Most of my students share a cartoon-like version of the causes of the Civil War: slavery was horrible; President Abraham Lincoln was a great man who hated slavery; so, to free the slaves, he fought a war against the South; the North won and the slaves were freed.
This common but wildly inaccurate history reinforces at least two unfortunate myths: the United States fights wars only for high moral purposes; and African Americans owe their freedom to the efforts of a great white man.
The activities in this lesson offer students a more complex and truthful historical picture, and, thus, help to puncture these myths.
Four political parties competed for the presidency in 1860. The outcome resulted in a social earthquake that permanently transformed the United States of America. The role play asks students to confront the actual issues addressed by the different parties in 1860. It gives students the tools to analyze some of the main causes of the Civil War, and helps them expel the simplistic notions of the war’s aims that they may, perhaps unconsciously, carry around.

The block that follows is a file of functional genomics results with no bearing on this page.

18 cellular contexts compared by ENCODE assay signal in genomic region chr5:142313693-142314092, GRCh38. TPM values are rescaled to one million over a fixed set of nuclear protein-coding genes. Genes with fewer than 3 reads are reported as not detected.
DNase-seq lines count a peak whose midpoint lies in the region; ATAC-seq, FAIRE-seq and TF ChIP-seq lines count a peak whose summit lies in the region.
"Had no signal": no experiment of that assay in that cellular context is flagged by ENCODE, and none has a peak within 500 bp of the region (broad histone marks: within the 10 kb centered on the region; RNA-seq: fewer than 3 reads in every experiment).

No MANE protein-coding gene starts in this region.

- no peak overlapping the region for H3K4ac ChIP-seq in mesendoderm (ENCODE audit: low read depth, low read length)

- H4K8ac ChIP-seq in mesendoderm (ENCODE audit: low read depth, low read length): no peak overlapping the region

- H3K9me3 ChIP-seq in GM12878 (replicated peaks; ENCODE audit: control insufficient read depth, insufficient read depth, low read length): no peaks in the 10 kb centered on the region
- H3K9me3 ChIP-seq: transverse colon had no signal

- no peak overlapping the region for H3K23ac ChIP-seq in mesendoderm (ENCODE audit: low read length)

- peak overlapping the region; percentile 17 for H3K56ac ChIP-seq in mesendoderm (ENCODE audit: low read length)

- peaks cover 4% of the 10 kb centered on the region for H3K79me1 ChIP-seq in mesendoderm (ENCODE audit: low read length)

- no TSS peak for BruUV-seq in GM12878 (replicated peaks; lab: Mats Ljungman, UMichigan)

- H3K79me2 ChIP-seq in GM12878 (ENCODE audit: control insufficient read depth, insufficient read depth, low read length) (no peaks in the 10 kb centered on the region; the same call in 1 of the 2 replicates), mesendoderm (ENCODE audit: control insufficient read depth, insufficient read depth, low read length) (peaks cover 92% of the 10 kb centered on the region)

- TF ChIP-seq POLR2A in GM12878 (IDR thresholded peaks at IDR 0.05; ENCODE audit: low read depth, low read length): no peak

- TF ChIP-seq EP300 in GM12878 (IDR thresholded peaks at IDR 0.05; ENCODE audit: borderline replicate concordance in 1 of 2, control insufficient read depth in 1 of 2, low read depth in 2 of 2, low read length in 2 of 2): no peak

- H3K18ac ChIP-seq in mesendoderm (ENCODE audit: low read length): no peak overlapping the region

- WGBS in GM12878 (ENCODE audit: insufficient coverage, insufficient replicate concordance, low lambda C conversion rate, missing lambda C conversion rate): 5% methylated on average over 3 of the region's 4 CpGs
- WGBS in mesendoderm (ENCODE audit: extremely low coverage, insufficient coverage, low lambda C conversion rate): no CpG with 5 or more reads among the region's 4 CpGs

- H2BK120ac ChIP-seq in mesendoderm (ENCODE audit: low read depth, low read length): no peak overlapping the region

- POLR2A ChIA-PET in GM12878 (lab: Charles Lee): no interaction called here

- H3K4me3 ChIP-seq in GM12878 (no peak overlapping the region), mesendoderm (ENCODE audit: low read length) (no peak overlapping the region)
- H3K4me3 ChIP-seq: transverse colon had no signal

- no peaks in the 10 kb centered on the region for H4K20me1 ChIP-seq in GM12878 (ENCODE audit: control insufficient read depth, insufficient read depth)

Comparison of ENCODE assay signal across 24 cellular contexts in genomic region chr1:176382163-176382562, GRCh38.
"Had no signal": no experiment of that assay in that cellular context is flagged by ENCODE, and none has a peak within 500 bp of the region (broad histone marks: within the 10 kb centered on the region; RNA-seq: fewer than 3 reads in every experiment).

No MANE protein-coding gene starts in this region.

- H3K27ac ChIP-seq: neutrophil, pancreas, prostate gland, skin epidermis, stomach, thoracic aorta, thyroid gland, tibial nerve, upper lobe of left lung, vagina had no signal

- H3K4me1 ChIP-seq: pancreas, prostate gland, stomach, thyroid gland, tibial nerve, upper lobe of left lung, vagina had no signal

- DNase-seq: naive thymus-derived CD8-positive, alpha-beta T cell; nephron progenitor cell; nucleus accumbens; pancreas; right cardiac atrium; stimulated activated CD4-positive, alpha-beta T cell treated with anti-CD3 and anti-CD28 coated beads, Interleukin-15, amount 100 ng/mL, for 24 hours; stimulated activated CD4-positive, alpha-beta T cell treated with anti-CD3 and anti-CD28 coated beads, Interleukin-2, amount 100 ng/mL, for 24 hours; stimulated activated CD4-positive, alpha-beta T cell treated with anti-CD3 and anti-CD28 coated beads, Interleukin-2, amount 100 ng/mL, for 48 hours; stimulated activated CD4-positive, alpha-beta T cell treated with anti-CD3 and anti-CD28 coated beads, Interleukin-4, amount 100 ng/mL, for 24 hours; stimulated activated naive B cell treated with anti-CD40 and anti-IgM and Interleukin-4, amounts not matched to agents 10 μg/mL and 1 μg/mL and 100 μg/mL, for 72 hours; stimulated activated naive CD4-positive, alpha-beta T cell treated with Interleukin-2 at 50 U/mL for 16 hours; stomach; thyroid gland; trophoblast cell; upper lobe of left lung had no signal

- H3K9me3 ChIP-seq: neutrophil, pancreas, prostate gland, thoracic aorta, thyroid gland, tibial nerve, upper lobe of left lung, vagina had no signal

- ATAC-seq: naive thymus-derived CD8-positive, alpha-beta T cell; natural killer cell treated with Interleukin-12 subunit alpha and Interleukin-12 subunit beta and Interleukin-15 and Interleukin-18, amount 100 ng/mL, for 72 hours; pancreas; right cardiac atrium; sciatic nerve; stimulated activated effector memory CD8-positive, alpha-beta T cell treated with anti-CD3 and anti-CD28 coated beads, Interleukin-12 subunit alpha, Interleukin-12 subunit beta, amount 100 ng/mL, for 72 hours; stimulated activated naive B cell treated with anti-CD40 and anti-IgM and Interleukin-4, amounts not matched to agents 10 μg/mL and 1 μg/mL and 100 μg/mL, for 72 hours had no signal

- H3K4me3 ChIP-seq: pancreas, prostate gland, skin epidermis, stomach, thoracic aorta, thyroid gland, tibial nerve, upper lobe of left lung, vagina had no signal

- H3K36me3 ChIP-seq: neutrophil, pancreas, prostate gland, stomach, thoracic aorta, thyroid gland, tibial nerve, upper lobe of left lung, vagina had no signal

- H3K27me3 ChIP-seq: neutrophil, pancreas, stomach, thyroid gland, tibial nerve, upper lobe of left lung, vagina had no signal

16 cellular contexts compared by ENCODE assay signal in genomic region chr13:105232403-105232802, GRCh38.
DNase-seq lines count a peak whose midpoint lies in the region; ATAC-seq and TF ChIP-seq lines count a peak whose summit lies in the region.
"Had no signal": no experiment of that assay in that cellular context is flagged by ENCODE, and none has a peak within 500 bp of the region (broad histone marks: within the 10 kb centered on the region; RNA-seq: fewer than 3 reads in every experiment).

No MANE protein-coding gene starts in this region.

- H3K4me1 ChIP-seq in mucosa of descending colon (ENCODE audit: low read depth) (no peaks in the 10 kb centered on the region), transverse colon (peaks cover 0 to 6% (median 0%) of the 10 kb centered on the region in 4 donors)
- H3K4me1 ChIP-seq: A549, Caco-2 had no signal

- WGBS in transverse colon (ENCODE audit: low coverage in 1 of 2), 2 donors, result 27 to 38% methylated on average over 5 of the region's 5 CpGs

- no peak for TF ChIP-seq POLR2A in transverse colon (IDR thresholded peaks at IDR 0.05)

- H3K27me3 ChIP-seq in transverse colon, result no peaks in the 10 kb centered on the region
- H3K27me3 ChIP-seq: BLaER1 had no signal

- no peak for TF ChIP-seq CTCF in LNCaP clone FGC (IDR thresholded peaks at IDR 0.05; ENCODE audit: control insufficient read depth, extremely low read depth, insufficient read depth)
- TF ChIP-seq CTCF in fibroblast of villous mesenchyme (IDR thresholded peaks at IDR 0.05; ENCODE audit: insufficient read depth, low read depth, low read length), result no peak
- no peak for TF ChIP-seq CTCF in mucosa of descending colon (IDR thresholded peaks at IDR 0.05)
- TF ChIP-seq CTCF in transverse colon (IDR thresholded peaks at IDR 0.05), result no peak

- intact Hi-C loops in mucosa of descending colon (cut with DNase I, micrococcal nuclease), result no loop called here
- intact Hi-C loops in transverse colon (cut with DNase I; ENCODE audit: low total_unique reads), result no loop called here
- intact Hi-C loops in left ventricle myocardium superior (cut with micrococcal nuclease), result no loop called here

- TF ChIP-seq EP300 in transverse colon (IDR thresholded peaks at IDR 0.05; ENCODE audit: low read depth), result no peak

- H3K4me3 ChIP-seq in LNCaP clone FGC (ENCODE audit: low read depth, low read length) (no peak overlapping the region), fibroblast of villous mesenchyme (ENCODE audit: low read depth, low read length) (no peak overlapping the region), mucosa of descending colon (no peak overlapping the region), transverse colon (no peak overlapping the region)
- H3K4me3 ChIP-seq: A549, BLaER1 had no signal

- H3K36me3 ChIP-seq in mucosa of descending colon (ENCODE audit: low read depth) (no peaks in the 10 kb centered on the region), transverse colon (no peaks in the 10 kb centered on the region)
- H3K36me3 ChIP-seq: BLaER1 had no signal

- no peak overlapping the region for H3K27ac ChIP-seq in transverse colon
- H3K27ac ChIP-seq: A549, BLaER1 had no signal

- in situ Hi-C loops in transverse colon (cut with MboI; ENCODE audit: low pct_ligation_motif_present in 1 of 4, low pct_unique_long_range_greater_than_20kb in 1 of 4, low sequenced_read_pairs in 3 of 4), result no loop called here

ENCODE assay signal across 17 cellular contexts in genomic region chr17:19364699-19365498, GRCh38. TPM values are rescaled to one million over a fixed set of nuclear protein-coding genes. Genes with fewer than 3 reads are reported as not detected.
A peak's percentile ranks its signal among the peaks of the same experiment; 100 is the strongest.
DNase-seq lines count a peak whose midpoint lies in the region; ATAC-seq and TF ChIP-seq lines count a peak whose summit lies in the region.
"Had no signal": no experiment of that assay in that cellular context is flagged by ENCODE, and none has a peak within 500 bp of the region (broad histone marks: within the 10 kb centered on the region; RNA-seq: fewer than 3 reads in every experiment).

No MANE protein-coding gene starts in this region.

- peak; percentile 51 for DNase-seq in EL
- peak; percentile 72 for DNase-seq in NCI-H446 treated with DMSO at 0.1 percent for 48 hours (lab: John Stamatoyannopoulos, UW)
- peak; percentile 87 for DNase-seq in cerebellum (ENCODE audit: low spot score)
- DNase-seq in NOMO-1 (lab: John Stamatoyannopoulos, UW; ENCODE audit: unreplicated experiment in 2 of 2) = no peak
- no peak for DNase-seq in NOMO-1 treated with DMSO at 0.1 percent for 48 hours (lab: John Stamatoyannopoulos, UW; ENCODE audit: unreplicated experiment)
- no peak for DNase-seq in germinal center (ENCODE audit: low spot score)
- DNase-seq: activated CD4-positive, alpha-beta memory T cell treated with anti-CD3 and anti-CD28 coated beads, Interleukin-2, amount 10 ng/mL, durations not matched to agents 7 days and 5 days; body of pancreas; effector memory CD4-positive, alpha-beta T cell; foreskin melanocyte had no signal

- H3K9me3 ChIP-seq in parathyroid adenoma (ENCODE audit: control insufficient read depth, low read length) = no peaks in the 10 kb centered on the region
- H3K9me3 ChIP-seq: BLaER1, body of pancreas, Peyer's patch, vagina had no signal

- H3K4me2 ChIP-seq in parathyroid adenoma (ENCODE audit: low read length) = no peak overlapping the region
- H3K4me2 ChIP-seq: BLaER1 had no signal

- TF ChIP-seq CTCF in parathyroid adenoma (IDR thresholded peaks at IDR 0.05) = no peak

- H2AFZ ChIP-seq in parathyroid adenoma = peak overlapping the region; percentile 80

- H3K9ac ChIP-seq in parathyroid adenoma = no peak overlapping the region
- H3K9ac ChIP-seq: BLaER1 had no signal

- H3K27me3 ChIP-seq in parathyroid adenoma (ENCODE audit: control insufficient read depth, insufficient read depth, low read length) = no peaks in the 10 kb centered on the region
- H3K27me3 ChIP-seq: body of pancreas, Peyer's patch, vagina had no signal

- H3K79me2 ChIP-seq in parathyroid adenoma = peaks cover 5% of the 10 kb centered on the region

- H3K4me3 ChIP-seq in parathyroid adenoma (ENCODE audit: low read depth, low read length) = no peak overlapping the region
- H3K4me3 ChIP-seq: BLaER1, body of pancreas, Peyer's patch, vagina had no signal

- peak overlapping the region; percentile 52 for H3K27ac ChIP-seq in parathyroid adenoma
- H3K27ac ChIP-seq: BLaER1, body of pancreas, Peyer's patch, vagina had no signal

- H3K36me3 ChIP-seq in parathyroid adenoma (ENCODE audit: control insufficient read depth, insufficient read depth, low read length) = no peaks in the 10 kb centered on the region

The Election of 1860 Role Play lesson was a great tool to introduce the lead up to the Civil War. The debates and speeches were fantastic, and students worked really hard to really dig into the history. My biggest takeaway was students commenting that they had always thought Lincoln was an amazing president, but they learned that, like all people, he had a complicated life.